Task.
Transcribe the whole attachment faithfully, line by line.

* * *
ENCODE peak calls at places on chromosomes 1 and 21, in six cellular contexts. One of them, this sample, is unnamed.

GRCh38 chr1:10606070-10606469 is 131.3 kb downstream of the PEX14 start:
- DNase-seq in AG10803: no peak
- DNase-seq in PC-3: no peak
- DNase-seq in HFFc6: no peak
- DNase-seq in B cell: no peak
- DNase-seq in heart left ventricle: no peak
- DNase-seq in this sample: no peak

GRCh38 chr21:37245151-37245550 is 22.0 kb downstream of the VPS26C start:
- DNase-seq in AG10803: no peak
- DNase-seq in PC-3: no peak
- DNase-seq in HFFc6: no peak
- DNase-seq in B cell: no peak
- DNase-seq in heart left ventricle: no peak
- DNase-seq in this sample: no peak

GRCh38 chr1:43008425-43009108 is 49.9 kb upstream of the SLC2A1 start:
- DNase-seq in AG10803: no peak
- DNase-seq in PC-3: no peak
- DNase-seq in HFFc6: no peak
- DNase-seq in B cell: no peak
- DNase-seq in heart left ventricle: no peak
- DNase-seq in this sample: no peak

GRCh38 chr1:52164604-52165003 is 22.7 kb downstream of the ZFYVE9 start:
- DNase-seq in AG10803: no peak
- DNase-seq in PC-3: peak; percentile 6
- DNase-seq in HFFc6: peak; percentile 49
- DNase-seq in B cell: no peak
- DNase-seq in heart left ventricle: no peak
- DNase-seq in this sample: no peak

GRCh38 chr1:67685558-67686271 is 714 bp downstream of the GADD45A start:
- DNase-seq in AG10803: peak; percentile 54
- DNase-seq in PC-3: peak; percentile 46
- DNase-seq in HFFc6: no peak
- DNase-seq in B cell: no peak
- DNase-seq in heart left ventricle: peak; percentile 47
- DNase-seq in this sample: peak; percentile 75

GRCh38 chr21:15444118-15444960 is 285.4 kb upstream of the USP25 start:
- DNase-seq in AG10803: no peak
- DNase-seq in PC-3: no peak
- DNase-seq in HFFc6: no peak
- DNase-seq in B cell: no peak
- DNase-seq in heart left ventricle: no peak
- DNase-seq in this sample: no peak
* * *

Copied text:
ENCODE peak calls at places on chromosomes 1 and 21, in six cellular contexts. One of them, this sample, is unnamed.

GRCh38 chr1:10606070-10606469 is 131.3 kb downstream of the PEX14 start:
- DNase-seq in AG10803: no peak
- DNase-seq in PC-3: no peak
- DNase-seq in HFFc6: no peak
- DNase-seq in B cell: no peak
- DNase-seq in heart left ventricle: no peak
- DNase-seq in this sample: no peak

GRCh38 chr21:37245151-37245550 is 22.0 kb downstream of the VPS26C start:
- DNase-seq in AG10803: no peak
- DNase-seq in PC-3: no peak
- DNase-seq in HFFc6: no peak
- DNase-seq in B cell: no peak
- DNase-seq in heart left ventricle: no peak
- DNase-seq in this sample: no peak

GRCh38 chr1:43008425-43009108 is 49.9 kb upstream of the SLC2A1 start:
- DNase-seq in AG10803: no peak
- DNase-seq in PC-3: no peak
- DNase-seq in HFFc6: no peak
- DNase-seq in B cell: no peak
- DNase-seq in heart left ventricle: no peak
- DNase-seq in this sample: no peak

GRCh38 chr1:52164604-52165003 is 22.7 kb downstream of the ZFYVE9 start:
- DNase-seq in AG10803: no peak
- DNase-seq in PC-3: peak; percentile 6
- DNase-seq in HFFc6: peak; percentile 49
- DNase-seq in B cell: no peak
- DNase-seq in heart left ventricle: no peak
- DNase-seq in this sample: no peak

GRCh38 chr1:67685558-67686271 is 714 bp downstream of the GADD45A start:
- DNase-seq in AG10803: peak; percentile 54
- DNase-seq in PC-3: peak; percentile 46
- DNase-seq in HFFc6: no peak
- DNase-seq in B cell: no peak
- DNase-seq in heart left ventricle: peak; percentile 47
- DNase-seq in this sample: peak; percentile 75

GRCh38 chr21:15444118-15444960 is 285.4 kb upstream of the USP25 start:
- DNase-seq in AG10803: no peak
- DNase-seq in PC-3: no peak
- DNase-seq in HFFc6: no peak
- DNase-seq in B cell: no peak
- DNase-seq in heart left ventricle: no peak
- DNase-seq in this sample: no peak